Leslie Selwyn Pope was an extraordinary ordinary man whose work was instrumental in the campaign to remove US cruise missiles from Greenham Common, stop the further military development of the base, and return the common to the people of Newbury.
Leslie and his wife Wendy both registered as conscientious objectors during the Second World War and continued working, him as a civil servant and she as a teacher. They married in 1945.
After the war, they went on the Aldermaston marches and were among the early members of CND. They were active members all their lives, attending annual conferences and taking a lively part in proceedings.
They were members of ‘Newbury Campaign Against Cruise Missiles’ which sprang from the decision to station 96 US nuclear missiles at Greenham Common.
The Popes welcomed the Greenham women when they arrived at the base in 1981, and opened their home to them and their families. The couple assisted women during the brutal evictions, and supported them in court. They both took part in actions at the base.
Leslie and Wendy Pope were also founder members of Cruisewatch – a group of men and women who monitored, followed and publicised the cruise missile convoys which came out from Greenham, staying mostly on Salisbury Plain, before returning to the base.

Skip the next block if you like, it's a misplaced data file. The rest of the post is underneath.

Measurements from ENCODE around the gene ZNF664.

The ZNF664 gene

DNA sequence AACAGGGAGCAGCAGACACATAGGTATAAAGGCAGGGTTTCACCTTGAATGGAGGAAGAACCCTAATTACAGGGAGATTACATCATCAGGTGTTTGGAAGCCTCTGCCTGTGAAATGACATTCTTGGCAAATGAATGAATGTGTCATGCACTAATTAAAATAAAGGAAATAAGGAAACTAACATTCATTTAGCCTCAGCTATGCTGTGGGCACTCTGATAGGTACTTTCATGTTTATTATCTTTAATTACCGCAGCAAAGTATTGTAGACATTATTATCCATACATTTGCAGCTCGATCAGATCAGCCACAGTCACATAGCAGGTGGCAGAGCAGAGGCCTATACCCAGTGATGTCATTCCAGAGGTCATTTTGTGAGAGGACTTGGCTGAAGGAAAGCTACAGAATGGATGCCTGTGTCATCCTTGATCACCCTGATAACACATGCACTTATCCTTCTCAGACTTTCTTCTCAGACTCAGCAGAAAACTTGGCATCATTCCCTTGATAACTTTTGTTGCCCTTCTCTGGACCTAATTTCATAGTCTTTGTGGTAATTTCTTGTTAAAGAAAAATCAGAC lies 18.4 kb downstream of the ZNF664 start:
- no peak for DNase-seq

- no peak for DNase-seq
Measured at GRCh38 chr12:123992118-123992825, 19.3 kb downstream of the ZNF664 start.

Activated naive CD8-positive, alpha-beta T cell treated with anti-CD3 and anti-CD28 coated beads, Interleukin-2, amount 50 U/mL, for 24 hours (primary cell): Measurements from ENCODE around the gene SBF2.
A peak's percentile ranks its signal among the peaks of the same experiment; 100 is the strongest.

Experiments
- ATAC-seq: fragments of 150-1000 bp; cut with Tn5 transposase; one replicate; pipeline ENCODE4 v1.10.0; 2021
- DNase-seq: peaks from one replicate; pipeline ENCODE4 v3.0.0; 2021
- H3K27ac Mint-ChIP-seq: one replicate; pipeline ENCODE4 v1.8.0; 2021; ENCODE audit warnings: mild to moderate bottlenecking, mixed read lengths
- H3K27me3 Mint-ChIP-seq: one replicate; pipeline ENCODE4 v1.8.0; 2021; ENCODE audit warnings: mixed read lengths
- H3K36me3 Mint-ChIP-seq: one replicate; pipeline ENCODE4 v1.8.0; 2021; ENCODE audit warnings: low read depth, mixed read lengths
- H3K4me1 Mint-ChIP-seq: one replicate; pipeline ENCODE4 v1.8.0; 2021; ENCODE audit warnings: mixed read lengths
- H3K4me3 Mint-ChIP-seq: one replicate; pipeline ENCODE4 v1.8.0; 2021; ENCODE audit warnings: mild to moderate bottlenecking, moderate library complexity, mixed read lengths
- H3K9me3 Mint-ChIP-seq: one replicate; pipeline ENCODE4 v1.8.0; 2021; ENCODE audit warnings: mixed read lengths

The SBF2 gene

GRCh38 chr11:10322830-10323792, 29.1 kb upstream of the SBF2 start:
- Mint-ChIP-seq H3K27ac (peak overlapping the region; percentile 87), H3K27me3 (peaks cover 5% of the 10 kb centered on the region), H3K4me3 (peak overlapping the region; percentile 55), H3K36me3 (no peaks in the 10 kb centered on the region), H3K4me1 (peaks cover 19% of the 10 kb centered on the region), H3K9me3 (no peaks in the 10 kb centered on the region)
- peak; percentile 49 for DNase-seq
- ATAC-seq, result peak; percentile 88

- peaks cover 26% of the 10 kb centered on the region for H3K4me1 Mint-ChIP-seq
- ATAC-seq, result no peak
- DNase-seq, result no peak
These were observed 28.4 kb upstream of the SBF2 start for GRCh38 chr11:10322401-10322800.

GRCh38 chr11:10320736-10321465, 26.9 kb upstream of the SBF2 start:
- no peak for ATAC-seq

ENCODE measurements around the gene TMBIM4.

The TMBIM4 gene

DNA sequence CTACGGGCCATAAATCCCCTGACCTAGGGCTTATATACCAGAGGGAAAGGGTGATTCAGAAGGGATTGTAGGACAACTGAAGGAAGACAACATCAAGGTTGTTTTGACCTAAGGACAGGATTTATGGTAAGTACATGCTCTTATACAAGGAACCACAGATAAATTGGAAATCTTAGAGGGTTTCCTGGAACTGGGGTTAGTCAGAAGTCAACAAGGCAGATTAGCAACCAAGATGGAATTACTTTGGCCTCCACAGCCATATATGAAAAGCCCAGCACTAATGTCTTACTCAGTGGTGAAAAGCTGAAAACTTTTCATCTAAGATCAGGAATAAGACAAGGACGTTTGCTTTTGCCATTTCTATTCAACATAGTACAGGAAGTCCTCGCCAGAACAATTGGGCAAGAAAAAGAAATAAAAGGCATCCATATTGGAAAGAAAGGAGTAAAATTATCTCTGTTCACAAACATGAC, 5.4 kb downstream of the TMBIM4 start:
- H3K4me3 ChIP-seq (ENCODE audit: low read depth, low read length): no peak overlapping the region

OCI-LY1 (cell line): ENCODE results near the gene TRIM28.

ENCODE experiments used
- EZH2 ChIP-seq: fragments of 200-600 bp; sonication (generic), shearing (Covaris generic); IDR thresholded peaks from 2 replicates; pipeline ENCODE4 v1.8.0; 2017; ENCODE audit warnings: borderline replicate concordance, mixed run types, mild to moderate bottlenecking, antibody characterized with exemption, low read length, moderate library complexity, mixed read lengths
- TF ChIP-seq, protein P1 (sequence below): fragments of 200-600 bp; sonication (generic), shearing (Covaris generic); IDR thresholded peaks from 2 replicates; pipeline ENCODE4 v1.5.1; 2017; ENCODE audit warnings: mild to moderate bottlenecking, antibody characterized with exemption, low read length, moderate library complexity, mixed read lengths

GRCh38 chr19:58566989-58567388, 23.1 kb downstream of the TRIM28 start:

This campaign was maintained almost on a monthly basis from 1984 until cruise left in 1991 – making it impossible for cruise convoys to ‘melt into the countryside’ as the Conservative government had boasted.
When there were rumours that the US government had plans for further use of Greenham after cruise left, it was Leslie’s idea to oppose the planning application for a proposed US military radio mast. He then proved that all the buildings on the base since the Second World War had been constructed illegally. Further plans were dropped.
Leslie and Wendy also helped to found ‘Commons Again’, which supported the commoners who refused to give up their rights to Greenham Common in return for MOD compensation. The continued existence of these rights was what led to the abandonment of Greenham as a military base, and eventually resulted in its restoration to public use.
Leslie and Wendy had strong principles but were also fun-loving and noted for their sense of humour. Although without a car, they moved around the British Isles staying at youth hostels with their four children, travelling by foot, bicycle and public transport.
Leslie lived until recently at Culver Road, Newbury. His wife Wendy died in 2017. He leaves behind four children (twins Anne and Margaret, and Jonathan and Simon), 10 grandchildren and 17 great-grandchildren.